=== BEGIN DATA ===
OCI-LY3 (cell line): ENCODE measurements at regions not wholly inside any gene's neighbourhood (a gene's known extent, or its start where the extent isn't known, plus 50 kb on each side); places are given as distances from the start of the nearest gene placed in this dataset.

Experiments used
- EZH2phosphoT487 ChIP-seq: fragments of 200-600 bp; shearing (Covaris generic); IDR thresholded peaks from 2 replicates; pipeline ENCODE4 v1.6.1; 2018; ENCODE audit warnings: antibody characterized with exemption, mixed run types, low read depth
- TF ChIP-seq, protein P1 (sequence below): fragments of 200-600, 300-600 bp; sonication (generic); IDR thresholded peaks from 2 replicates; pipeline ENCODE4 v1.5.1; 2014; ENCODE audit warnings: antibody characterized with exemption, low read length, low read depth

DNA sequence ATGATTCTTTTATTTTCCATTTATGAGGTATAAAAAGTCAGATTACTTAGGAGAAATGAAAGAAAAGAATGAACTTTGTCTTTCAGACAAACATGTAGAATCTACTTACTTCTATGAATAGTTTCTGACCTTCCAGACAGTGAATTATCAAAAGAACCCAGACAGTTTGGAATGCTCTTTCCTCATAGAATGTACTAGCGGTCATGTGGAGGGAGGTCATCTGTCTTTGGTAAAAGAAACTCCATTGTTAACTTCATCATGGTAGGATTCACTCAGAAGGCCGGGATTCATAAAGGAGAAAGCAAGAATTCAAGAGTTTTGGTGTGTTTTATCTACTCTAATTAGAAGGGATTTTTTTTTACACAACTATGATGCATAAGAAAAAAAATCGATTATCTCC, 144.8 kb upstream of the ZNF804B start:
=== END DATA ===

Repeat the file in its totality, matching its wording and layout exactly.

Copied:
OCI-LY3 (cell line): ENCODE measurements at regions not wholly inside any gene's neighbourhood (a gene's known extent, or its start where the extent isn't known, plus 50 kb on each side); places are given as distances from the start of the nearest gene placed in this dataset.

Experiments used
- EZH2phosphoT487 ChIP-seq: fragments of 200-600 bp; shearing (Covaris generic); IDR thresholded peaks from 2 replicates; pipeline ENCODE4 v1.6.1; 2018; ENCODE audit warnings: antibody characterized with exemption, mixed run types, low read depth
- TF ChIP-seq, protein P1 (sequence below): fragments of 200-600, 300-600 bp; sonication (generic); IDR thresholded peaks from 2 replicates; pipeline ENCODE4 v1.5.1; 2014; ENCODE audit warnings: antibody characterized with exemption, low read length, low read depth

DNA sequence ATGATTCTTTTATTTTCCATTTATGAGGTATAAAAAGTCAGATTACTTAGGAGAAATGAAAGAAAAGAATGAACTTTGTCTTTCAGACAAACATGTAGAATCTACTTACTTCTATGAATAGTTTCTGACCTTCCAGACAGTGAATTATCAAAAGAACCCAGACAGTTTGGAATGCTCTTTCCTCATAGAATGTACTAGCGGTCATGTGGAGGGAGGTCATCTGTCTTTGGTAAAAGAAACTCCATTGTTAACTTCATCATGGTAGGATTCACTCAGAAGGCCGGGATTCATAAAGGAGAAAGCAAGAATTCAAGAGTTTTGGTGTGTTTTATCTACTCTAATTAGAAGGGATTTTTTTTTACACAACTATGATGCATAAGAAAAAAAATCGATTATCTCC, 144.8 kb upstream of the ZNF804B start: